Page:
Remember the very early '90s? It was like the late '80s, but for some reason everyone started thinking about Seattle. Many of us still had our Nintendo Entertainment Systems, and some of us may have been lured into playing the game based on the Tom Cruise NASCARvaganza, Days of Thunder. You know, Top Gun in racecars.
If you remember the pain of playing that game, then this review should feel like a transposition of your old preteen rage into YouTube data. This Urinatingtree guy's right on the money, and I hope he didn't have an aneurysm making this. But I'd understand if he did.
As an interesting aside, Roger Ebert had this to say about this movie, and most other Tom Cruise movies:
Days of Thunder is an entertaining example of what we might as well call the Tom Cruise Picture, since it assembles most of the same elements that worked in Top Gun, The Color of Money and Cocktail and runs them through the formula once again. Parts of the plot are beginning to wear out their welcome, but the key ingredients are still effective. They include:
1. The Cruise character, invariably a young and naive but naturally talented kid who could be the best, if ever he could tame his rambunctious spirit.
2. The Mentor, an older man who has done it himself and has been there before and knows talent when he sees it, and who has faith in the kid even when the kid screws up because his free spirit has gotten the best of him.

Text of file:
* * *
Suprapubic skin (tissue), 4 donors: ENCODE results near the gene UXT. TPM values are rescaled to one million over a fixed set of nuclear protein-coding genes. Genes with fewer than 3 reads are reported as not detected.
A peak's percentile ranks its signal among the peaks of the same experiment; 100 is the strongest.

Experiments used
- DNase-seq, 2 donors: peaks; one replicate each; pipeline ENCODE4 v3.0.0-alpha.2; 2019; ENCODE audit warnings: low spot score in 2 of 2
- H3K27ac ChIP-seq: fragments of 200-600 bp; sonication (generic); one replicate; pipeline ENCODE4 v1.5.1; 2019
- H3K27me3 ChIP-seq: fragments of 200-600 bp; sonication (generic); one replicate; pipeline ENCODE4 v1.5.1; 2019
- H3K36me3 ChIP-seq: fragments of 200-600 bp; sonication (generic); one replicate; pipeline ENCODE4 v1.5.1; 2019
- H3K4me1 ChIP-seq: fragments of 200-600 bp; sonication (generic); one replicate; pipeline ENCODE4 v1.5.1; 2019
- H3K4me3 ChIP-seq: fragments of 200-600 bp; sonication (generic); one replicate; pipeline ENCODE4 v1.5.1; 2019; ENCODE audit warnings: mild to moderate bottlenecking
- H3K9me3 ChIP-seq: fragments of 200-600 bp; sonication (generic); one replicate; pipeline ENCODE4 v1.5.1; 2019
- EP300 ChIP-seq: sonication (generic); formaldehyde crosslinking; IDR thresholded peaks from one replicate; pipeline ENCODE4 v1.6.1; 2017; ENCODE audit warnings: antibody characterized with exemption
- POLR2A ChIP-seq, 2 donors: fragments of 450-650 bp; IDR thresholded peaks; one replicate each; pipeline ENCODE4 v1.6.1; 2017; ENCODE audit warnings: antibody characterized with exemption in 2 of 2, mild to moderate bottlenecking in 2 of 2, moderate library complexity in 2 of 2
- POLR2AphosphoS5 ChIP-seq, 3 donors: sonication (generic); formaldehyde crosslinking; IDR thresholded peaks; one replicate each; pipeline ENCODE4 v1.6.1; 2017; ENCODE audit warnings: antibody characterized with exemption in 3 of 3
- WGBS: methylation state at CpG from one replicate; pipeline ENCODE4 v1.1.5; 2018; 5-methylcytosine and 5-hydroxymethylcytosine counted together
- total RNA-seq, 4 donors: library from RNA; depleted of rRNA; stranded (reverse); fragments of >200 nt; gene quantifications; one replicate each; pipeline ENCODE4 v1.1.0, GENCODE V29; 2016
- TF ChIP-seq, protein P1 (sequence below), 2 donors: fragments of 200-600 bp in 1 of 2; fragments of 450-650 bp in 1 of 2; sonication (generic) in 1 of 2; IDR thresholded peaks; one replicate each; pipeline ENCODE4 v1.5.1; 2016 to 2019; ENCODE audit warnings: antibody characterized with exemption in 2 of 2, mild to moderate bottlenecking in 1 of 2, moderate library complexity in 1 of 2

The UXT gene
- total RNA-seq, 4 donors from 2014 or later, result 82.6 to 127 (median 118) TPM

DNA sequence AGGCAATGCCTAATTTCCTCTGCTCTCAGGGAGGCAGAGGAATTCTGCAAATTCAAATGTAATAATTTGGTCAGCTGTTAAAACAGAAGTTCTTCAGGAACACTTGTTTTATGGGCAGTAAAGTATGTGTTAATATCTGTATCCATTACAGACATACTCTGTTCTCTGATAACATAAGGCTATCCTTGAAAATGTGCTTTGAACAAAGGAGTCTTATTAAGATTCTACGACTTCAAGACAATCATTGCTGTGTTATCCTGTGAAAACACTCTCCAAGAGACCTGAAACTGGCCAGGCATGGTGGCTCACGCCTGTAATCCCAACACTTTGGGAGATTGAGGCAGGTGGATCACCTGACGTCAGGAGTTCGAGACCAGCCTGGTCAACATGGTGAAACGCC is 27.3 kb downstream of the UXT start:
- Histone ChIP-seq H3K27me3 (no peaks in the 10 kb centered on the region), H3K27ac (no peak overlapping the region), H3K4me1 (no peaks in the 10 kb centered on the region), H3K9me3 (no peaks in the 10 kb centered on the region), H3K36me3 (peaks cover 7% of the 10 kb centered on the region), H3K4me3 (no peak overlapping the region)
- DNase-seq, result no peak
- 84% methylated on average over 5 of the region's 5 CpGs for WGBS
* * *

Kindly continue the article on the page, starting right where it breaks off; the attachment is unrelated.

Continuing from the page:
3. The Superior Woman, usually older, taller and more mature than the Cruise character, who functions as a Mentor for his spirit, while the male Mentor supervises his craft.
4. The Craft, which the gifted young man must master.
5. The Arena, in which the young man is tested.
6. The Arcana, consisting of the specialized knowledge and lore that the movie knows all about, and we get to learn.
7. The Trail, a journey to visit the principal places where the masters of the craft test one another.
8. The Proto-Enemy, the bad guy in the opening reels of the movie, who provides the hero with an opponent to practice on. At first the Cruise character and the Proto-Enemy dislike each other, but eventually through a baptism of fire they learn to love one another.
9. The Eventual Enemy, a real bad guy who turns up in the closing reels to provide the hero with a test of his skill, his learning ability, his love, his craft and his knowledge of the Arena and the Arcana.